With the polls showing incumbent Republican Governor Sam Brownback trailing in a very red state, the Governor went on the offensive during the second debate of the fall campaign.
The forum featured Brownback, Democrat Paul Davis and Libertarian candidate Keen Umbeher.
Brownback warned the Johnson County audience Democrat Davis might hurt their schools.
Education is a big topic in Johnson County at all times. Brownback is in political trouble with some local Johnson County Republicans for their view he’s cut the schools too much.
He warned the audience today Davis could be worse.
“What he’s talking about when he’s talking about money for schools is your money, but not your schools,” Brownback charged.
Davis responded, saying because of the deep Brownback tax cuts and the possibility of a billion budget shortfall in the coming years, Brownback will have to make school cuts.
“The best example of future behavior is past behavior. And what he’s going to do is cut school more,” Davis said.
Davis accuses Brownback of making the largest cuts ever in the state school budget because the basic per pupil spending in the state has dropped.
Brownback says his administration has put a record of amount of money in the school budget. Some of those funds are to replenish the teacher pension fund.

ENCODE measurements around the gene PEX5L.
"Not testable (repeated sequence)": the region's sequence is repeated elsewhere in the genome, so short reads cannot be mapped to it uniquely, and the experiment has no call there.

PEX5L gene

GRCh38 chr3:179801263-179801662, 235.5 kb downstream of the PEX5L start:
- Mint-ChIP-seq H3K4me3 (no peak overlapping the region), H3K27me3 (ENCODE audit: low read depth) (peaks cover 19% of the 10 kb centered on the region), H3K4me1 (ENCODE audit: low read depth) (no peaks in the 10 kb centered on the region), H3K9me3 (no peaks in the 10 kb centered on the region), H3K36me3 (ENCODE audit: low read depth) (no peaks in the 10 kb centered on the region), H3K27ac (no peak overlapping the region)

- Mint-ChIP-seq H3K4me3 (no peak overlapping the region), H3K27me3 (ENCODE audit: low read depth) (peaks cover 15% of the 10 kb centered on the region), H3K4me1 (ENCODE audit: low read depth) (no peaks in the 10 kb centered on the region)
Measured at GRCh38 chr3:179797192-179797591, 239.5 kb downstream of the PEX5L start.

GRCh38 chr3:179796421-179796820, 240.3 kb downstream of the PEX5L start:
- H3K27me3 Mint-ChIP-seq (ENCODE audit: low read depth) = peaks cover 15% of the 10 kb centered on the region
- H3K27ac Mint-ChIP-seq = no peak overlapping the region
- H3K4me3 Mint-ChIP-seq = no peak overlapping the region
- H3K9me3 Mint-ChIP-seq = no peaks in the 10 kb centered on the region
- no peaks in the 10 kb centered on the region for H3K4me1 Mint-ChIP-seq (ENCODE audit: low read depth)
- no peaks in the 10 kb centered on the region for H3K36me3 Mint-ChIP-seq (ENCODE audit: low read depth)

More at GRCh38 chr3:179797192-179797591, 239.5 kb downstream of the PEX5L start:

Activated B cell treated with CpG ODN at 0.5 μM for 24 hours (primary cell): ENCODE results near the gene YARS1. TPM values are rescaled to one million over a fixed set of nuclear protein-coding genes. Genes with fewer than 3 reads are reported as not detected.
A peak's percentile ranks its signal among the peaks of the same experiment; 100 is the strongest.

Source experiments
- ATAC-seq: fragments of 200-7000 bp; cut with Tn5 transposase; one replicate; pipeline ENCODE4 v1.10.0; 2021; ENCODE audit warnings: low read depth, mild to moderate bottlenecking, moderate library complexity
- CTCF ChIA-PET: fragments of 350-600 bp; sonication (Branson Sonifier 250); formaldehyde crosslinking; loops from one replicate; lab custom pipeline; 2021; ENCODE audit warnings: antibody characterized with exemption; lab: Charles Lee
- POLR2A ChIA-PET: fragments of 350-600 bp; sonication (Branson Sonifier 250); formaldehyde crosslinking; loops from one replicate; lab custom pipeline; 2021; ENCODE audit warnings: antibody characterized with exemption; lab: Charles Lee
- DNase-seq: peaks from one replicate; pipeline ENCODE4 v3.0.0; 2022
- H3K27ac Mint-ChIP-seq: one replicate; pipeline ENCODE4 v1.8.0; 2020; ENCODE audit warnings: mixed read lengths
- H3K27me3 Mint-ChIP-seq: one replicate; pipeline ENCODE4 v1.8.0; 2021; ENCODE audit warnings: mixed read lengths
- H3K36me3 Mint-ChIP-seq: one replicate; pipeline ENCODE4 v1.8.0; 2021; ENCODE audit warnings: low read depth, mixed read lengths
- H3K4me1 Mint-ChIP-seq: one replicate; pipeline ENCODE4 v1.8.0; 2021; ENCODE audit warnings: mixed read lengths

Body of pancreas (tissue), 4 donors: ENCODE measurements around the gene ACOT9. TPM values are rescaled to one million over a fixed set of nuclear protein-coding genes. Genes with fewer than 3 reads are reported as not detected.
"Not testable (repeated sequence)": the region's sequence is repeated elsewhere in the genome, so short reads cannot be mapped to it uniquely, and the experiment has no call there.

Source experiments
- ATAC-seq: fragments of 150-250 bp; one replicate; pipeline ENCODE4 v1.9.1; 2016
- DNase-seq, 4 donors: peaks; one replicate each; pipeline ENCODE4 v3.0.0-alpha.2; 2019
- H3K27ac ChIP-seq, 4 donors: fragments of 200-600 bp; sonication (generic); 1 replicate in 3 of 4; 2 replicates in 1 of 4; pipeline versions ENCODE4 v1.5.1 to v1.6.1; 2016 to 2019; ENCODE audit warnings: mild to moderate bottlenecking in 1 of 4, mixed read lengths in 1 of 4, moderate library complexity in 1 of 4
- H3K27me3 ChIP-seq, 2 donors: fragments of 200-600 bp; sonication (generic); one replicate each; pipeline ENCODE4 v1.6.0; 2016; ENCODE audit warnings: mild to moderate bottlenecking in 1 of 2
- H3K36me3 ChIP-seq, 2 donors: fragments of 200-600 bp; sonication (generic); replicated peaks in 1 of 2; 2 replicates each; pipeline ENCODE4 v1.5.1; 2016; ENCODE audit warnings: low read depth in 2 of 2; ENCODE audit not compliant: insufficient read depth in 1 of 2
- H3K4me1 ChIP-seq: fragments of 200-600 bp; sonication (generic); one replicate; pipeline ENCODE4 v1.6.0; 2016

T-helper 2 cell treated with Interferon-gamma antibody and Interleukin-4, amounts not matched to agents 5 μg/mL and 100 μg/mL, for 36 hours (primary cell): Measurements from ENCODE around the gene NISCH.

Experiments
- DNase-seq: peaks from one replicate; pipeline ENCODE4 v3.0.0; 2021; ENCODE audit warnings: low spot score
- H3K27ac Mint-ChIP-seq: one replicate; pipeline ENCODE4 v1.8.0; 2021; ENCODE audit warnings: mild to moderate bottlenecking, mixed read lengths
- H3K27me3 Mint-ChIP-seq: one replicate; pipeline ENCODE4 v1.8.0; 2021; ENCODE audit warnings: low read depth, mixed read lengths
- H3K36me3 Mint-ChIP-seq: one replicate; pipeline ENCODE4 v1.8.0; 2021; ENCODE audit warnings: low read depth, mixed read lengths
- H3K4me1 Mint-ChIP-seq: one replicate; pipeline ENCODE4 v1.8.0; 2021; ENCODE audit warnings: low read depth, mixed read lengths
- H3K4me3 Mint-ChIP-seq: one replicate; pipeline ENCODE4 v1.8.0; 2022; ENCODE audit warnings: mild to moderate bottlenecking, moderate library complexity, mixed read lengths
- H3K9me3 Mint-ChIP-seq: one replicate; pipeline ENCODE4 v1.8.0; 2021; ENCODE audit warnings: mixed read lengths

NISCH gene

Davis says that money does not get into the classroom.
Libertarian Keen Umbehr says the state should not be shifting school money from wealthier districts to poorer ones just because they don’t value education.
While Brownback was on the offense during much of the debate, both Davis and Umbehr attacked his tax plans.
“I feel like this is kind of 2 against 1”, he said at one point.
The conservative republican defended his tax cuts as a way to bring more jobs to the state, especially for small business.
As he made the claim, the Kansas Department of Labor was announcing the state created 900 seasonally adjusted non-farm jobs throughout the state during August.
The Kansas unemployment rate remains at 4.9% for the second straight month.t. Davis said the Brownback tax cut plan was a “one size fits all” plan. He said what works in affluent suburban Johnson County may not work in rural Kansas and small towns like Garden City.
Another unusual aspect of the debate was the amount of news coverage it attracted. National news organizations sent reporters and crews into to cover the event.
Normally the re-election of a Republican in Kansas is purely a state story.
Bownbacxk, however, is trailing in the polls and the political climate of the state is more interesting than normal this fall.
Even three term US Senator Pat Roberts, once considered a shoo-in, in trailing in some polls and is a close race with an independent candidiate.